Longtime Partners Sue Each Other In Multimillion Lawsuit
A feud over clients, partnerships wrenched apart and business loyalties gone sour has degenerated into a multimillion dollar lawsuit and countersuit between long-time former advisory firm principals in the Washington, D.C., suburbs.
The case with far-reaching ramifications for advisory firm partners far and wide-Rembert, Pendleton and Fox Inc. v. Fox, Joss & Yankee-will be tried in Fairfax County Circuit Court beginning April 16. "I believe the litigation has implications for the future of the entire financial planning profession," says Marjorie Fox, a defendant named in the Rembert lawsuit and a plaintiff to the countersuit her firm has brought against Rembert's company.
Rembert's suit is seeking compensatory damages of $2 million and punitive damages of $350,000 from each of the three defendants in the case, along with attorney and court costs. He alleges that the defendants solicited by mail 215 of his firm's clients in violation of the privacy requirements promulgated under the Gramm-Leach-Bliley Act and other regulations. The Fox countersuit is seeking unspecified damages.
Fox, a principal in Rembert, Pendleton and Fox, in Falls Church, Va., for 15 years and an employee for 20 years before that, was terminated by Don Rembert, the principal of Rembert, Pendleton and Fox, in late 2005 when she declined to sign a noncompete agreement triggered by a departing principle.
Jobless, Fox went on in January 2006 to launch her own neighboring firm, Fox, Joss & Yankee, with two other former lead advisors of Rembert, Pendleton and Fox, taking with them clients they had recruited and worked with for years.
Don Rembert filed a lawsuit shortly after that accusing Fox and her partners of numerous alleged violations of law, including conspiring to injure his business, unjust enrichment, breach of fiduciary duty, tortuous interference with contractual relations, conversion and violation of the Virginia Uniform Trade Secrets Act. Rembert declined to be interviewed for this article, but is rebuilding his firm with his two remaining principals, his son Charles and a 17-year veteran of the firm, Newton G. Pendleton III.
Fox and her partners are countersuing for defamation, unpaid wages, unfair competition, tortuous interference with business relations, conspiracy to injure their business, shareholder oppression and breach of fiduciary duty to a minority shareholder.
Fox says at stake are the ownership of client relationships absent a nonsolicitation or noncompetition agreement, the nature of an advisor's fiduciary duties, the application of various rules under the CFP Code of Ethics and an advisor's right to decide her or his career path and succession plan. She declined further comment, saying that she does not want to litigate the case in the press.
An advisor familiar with the lawsuit, who asked not to be identified, called the Rembert lawsuit "vicious."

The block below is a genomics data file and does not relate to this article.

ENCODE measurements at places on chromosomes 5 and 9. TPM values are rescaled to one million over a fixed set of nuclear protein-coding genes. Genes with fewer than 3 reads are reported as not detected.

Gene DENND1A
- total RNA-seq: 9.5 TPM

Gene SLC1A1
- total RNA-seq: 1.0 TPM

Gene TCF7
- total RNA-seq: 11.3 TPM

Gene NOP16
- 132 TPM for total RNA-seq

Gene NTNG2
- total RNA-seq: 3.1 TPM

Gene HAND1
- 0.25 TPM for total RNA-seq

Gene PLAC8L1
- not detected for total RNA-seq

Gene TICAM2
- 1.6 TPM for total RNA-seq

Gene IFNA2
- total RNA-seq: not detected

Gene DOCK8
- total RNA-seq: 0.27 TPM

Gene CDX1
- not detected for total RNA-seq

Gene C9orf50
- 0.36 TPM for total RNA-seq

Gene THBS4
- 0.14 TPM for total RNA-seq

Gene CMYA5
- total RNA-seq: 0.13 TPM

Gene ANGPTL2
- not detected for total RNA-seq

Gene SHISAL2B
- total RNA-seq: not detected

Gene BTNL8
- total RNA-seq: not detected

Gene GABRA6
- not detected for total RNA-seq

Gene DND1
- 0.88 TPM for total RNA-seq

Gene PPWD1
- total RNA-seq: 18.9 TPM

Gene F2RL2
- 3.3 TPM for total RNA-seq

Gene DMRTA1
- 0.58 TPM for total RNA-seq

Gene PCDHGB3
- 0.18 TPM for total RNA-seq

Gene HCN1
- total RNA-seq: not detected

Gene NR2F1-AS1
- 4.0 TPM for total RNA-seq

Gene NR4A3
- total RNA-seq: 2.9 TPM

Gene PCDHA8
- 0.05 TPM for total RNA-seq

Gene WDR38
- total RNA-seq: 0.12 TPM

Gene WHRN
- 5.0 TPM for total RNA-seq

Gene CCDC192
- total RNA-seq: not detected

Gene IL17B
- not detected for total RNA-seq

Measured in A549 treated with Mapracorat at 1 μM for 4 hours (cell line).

Numerous advisors and investors of the firms have been subpoenaed, including Joseph D'Orazio, a former partner of the original Rembert firm, Rembert, D'Orazio & Fox. His unexpected departure to start a competing firm in 2004 surprised and chagrined Rembert, by Rembert's own admission, and probably prompted the subsequent use of noncompete contracts by the Rembert firm. D'Orazio declined to be interviewed for this article.
As far as lost clients and assets under management go, that will be up to the involved parties to prove in court starting April 16, if they can't settle first. But according to their SEC filings, Rembert has $611 million and about 500 clients today (the same amount as the firm had when Financial Advisor published a cover story on its principals in November 2004). Fox and her partners have built assets to $193 million in the firm's first 18 months of operations. D'Orazio has built his firm, D'Orazio & Associates, to $225 million in assets over two years.

-Tracey Longo
CFP Board Revises Ethics Proposal
All CFP certificants who provide financial planning services would be required to provide clients with the "care of a fiduciary" under a second revision of the CFP Board of Standards ethics code.
The CFP Board also raised the professional standard for all CFP certificants-including those who do not provide financial planning services. The new rules would require that all CFP professionals "shall at all times place the interest of the client ahead of his or her own."
This is stricter than the current baseline standard for CFP certificants, which requires they provide "reasonable and prudent professional judgment." The proposal revises a controversial first draft, released in July, which would have allowed CFP certificants to "opt out" of the fiduciary standard so long as they defined their relationship with clients in writing.
Many CFP certificants, as well as planning organizations such as the Financial Planning Association (FPA) and National Association of Personal Financial Advisors (NAPFA), objected to the idea of an optional fiduciary standard and pressed for a stricter code. The second draft eliminates the opt-out provision, and draws a line between CFPs who practice financial planning and those who do not, such as educators. In applying the definitions, the proposal says CFPs will fall under the fiduciary requirement if "the certificant provides financial planning or material elements of the financial planning process."